20 Jan



:: The International Level: occurs between states laying claims to ownership of offshore natural resources. Such disputes are resolved by international laws. Article 2 of the United Nations Convention on the Laws of the Sea and Article 1 of the Geneva Convention recognises the sovereignty of host States over their natural resources. This sovereignty can extend up to 12 nautical miles from baselines-Article 77 UNCLOS. An example of such international dispute can be seen in the dispute between Nigeria and Cameroun which occurred in respect of the oil rich Bakassi peninsular in the gulf of guinea. The matter was taken to the International Court of Justice (ICJ) for arbitration. The ICJ ordered both countries to cease hostilities and in October 2002, the ICJ ruled that the Peninsula belonged to Cameroon on the basis of a 1913 agreement, and ordered Nigerian forces to leave the area; however, they continued to occupy the region until the dispute was finally resolved in favour of Cameroon in 2006.

:: At the National Level (Dispute between the FG and the States): The constituent states have claimed that they own natural resources found within their shores rather than the FG. These claims were made by constituent states in Continental Shell Offshore Newfoundland[1] Re: Offshore Minerals Rights of British Columbia[2], United State V California[3], United States V Texas, United States V Maine[4], AG Federation V AG Abia and Others[5] and a host of other cases. In these cases, the claims of the constituent/littoral states failed and the federal right over the resources were upheld. Section 44(3) of the 1999 Constitution , Section 2 of the Petroleum Industry Bill (PIB), Section 1 Petroleum Act, Section 1 of the Minerals Act… all vest ownership of oil found in Nigeria and its continental shelf on the Federal Government[6]

:: Oil Company V Federal Government: This usually arises in relation to commercial rights and liabilities, expropriation, cash call obligation, and so on.

:: Individuals V Exploration Companies: such dispute can be by way of nuisance, negligence, the rule in Rylands V Fletcher and so on. Such litigations are usually struck out for failure to prove and lack of locus standi as we shall see in the discussion on environmental pollution.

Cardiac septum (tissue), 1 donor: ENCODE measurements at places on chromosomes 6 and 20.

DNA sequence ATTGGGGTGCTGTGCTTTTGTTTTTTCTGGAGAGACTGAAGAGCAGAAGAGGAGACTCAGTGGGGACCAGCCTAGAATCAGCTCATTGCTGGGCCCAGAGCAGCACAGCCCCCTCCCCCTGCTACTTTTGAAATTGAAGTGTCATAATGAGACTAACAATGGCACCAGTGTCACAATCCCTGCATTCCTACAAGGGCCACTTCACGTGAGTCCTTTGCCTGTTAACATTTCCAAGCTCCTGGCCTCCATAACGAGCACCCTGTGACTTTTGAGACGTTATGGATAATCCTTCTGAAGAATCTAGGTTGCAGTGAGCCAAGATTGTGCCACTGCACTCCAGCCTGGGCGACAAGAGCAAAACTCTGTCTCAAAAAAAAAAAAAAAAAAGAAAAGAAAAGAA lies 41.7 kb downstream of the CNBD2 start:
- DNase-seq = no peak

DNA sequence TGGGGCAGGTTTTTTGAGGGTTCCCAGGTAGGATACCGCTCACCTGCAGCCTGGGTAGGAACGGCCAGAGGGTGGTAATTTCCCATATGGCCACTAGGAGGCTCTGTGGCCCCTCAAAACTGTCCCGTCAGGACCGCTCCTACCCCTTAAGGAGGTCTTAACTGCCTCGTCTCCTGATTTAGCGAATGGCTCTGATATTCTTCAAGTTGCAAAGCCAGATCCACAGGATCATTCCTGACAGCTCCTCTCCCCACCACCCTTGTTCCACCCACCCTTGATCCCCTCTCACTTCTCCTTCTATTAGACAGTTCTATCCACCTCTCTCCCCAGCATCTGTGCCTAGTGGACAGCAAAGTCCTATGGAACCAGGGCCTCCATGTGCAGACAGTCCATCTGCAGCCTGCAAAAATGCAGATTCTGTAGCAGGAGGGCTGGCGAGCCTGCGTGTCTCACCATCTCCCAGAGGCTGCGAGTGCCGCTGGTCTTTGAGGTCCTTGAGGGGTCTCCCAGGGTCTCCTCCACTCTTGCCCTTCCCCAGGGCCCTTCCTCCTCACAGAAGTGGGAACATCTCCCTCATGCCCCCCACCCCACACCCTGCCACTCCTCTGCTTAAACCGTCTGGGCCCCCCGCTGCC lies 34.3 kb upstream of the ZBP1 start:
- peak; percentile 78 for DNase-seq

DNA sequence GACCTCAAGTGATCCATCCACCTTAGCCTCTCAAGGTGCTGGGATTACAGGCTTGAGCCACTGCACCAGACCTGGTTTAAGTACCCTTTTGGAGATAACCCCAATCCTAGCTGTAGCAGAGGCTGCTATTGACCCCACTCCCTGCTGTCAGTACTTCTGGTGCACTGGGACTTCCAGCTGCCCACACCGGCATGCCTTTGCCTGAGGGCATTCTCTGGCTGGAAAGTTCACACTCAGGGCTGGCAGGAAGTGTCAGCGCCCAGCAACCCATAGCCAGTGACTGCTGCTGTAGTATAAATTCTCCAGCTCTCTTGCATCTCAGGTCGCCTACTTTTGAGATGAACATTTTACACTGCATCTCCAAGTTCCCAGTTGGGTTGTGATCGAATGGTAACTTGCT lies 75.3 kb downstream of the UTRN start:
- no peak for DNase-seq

:: Host Communities V The government and IOCs: Oil communities have been quite militant in demanding their rights[7]. E.g. the Niger Delta. The bulk of foreign currency derived from the exploration of oil in Delta State goes to the Federal Government while most of the villages lack electricity, education, health facilities, pipe-borne water and other infrastructures. These communities have maintained that they have a right to develop and be compensated for damage caused by oil exploration to their water, land and animals. The Niger Delta Development Commission (NDDC) was created to address the difficulties and sufferings of inhabitants of the Niger Delta and co-ordinate sustainable development of the Niger Delta. Also Section 116 and 118 of the Petroleum Industry Bill establishes the Petroleum Host Community Fund and entitles host communities to share in the net proceeds of oil derived from their community.


[1] [1984] S.C.R. 86.

[2] [1967] S.C.R. 792.

[3] 332 U.S 19 (1947)

[4] United States V Maine, 420 U.S. 515, 516-17 (1975).

[5] [2002] 6 NWLR Pt. 764 542

[6] Although the Offshore/Onshore Dichotomy Abolition Act 2004 was later passed to entitle the states to derivation interests in offshore resources located within 200 meters water depth.

[7] See Yinka Omoregbe, Oil and Gas Law in Nigeria.


Quite eccentric really

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